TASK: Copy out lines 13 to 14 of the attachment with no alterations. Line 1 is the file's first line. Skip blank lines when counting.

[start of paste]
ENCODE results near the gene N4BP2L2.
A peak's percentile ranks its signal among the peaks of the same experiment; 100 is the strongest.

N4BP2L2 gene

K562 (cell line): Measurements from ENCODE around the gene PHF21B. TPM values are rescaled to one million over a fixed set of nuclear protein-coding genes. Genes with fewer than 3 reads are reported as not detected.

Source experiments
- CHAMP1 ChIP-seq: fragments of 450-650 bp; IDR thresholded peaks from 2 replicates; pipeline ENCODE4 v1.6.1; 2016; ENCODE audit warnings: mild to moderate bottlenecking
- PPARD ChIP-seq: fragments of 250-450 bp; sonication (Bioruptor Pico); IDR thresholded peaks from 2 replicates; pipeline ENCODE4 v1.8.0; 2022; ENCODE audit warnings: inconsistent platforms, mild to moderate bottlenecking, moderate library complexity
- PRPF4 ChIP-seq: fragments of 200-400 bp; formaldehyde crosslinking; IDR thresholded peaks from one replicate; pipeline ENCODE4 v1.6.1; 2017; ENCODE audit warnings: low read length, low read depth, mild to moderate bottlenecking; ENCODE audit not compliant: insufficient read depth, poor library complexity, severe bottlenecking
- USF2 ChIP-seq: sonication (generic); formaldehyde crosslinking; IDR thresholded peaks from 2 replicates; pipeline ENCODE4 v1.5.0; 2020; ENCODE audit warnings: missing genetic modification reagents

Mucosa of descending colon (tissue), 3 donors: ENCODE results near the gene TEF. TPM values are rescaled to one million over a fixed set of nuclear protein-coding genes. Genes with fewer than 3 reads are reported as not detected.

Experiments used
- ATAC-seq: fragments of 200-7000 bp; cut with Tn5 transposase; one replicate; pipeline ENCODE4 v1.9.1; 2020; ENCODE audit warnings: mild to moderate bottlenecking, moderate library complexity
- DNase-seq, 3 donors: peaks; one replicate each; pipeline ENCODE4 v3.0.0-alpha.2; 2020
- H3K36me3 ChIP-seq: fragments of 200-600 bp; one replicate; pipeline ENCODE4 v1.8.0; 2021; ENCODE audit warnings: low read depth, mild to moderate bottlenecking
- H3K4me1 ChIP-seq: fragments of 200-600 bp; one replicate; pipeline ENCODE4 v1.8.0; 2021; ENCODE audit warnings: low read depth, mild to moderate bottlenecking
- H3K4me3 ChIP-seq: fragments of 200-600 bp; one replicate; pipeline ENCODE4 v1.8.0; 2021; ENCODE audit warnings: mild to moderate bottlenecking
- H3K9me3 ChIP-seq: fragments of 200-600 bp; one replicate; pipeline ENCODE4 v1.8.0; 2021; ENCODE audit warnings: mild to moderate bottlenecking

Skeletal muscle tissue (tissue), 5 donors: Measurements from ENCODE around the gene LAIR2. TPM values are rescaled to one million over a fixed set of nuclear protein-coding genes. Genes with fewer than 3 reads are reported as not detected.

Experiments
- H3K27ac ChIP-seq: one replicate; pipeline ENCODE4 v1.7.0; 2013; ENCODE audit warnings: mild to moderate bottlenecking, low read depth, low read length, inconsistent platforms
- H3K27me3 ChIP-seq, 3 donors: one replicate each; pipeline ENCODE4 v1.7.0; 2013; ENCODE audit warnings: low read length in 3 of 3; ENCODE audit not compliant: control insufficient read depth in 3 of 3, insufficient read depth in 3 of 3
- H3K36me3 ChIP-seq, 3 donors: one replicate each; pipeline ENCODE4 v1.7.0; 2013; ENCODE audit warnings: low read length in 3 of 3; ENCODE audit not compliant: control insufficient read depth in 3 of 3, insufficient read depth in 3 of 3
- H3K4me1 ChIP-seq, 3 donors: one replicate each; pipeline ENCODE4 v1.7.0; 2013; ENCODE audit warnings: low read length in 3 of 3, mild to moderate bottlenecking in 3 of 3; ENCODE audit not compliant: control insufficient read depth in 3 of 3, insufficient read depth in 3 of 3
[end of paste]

- DNase-seq, 3 donors: peaks; one replicate each; pipeline ENCODE4 v3.0.0-alpha.2; 2020
- H3K36me3 ChIP-seq: fragments of 200-600 bp; one replicate; pipeline ENCODE4 v1.8.0; 2021; ENCODE audit warnings: low read depth, mild to moderate bottlenecking